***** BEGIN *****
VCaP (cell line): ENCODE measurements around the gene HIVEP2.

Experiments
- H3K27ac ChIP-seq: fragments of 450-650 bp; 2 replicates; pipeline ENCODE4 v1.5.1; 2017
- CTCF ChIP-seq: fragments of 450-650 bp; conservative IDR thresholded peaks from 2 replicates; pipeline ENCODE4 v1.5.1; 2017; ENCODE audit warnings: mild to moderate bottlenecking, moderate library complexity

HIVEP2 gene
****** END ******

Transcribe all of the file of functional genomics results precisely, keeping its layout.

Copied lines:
VCaP (cell line): ENCODE measurements around the gene HIVEP2.

Experiments
- H3K27ac ChIP-seq: fragments of 450-650 bp; 2 replicates; pipeline ENCODE4 v1.5.1; 2017
- CTCF ChIP-seq: fragments of 450-650 bp; conservative IDR thresholded peaks from 2 replicates; pipeline ENCODE4 v1.5.1; 2017; ENCODE audit warnings: mild to moderate bottlenecking, moderate library complexity

HIVEP2 gene